When Albert was 16, he joined the Royal Navy. His ship was called HMS Hawke. HMS Hawke was not a well-equipped ship which is why she was used as a training ship.
On 20 September 1911, while on a training mission in the Solent in the South of England, a wrong manoeuvre by the captain ended with HMS Hawke colliding with a passenger ship called Olympic belonging to the White Funnel Line.
That liner was the sister ship to the Titanic which hit an iceberg and sank in April, 1912. The bow of HMS Hawke was crushed and there was much damage to the Passenger liner. HMS Hawke was towed back to Ireland for repairs. Albert joined her in 1913.
In August 1914 war was declared. In October of that year HMS Hawke was on patrol in the North Sea.
On Saturday 17 October she was torpedoed by a German submarine and took a direct hit. It is thought that the torpedo hit the Hawke's ammunition deck. Only 58 men survived and between 450 and 500 men died that day. Survivors reported that the Hawke capsized and sank within five minutes.
Albert Arthur Fisk's body was never found. He was just 17 years old.
Albert's mother would have been sent his medals. There are three service medals. Left to right: 1914-1915 Star; British War Medal 1914-1918; Victory Medal.
On the British War Medal Albert's name will be engraved around the edge. Also received would have been The Memorial Plaque.
These were more commonly referred to as a Dead Man's Penny. They were given to the next-of-kin and were made of bronze. Around the edge are the words He Died for Freedom and Honour and the serviceman's name was printed on the right hand side.
Also with the plaque is a beautiful card edged in silver and black. His parents would have had this printed to go with his collection of medals and photograph.
There is also a small envelope with a lock of his hair his mother would have cut before he went away to war as a memento.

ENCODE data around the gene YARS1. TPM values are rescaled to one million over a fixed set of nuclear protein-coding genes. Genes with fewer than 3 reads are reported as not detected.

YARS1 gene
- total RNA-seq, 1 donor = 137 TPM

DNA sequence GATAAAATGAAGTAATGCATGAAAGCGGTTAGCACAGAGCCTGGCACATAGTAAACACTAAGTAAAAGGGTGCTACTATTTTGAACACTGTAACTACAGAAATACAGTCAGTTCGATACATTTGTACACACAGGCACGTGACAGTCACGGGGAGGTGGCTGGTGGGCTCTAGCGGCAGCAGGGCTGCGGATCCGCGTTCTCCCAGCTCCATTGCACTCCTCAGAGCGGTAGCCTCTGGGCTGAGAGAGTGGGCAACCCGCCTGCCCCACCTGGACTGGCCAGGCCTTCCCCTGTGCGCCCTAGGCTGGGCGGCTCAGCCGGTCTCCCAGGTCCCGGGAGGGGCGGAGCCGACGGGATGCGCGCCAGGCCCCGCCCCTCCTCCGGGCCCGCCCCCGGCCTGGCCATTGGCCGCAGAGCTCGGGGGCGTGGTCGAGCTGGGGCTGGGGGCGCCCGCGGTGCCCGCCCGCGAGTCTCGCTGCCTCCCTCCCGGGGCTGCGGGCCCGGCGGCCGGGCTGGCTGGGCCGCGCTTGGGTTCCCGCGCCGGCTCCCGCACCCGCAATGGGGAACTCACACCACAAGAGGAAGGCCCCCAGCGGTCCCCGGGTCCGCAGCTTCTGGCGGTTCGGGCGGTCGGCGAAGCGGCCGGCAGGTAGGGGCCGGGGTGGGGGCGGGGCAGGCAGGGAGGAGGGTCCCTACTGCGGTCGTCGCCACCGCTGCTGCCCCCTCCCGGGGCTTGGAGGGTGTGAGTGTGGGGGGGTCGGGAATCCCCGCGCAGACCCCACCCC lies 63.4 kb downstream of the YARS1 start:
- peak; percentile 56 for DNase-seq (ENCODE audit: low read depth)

Albert's parents lived at Bixley Cottage in Foxhall Road. Where was that?
In the Autumn of 2014, the collection was found in the basement of an estate agent premises in Ilfracombe and handed in to Ilfracombe Museum who carried out research into this sailor. But with no obvious connection to Ilfracombe, the museum really wanted to ensure that the medals were returned to the family. They managed to find, and get in contact, with a relative in Australia who pointed them in the direction of a relative living in Dursley, Gloucestershire. The museum researcher finishes the story as follows.
"I am happy to tell you that the Fisk medals are going home having been lost to the family since 2007. A great-niece from Dursley is coming to collect them. Apparently, her grandparent's house was cleared and the medals given to her Aunt Mary who in turn gave them to her son Albert.
"Albert moved to Ilfracombe many years ago and he died in 2007. Now that we have that name the Estate Agents were able to pick it up and Lee, the present manager, remembers him very well.
"Apparently, his was not a happy story and Mr Russell ended up in a home and his house condemned! Lee was laughing because apparently Mr Russell had dismantled and rebuilt a Morris Minor in the front room and as a trainee manager at that time, Lee was given the responsibility of clearing the house and getting rid of the car.
"So mystery solved and I am so happy to have had the medals and share them for a short time. I have told the relative that we have been in touch and once they are returned, I will let you have her email so that any article that might be written about Albert can be sent to her to complete the picture.”
Albert is Remembered with Honour at the Chatham Royal Naval War Memorial and also on the WW1 Memorial at Rushmere St Andrew in Suffolk.
Footnote: Since this article was published in our Spring 2015 Newsletter, we now believe the site of Bixley Cottages to be on the corner of Foxhall Road and Bixley Drive, where the motor cycle business is now located.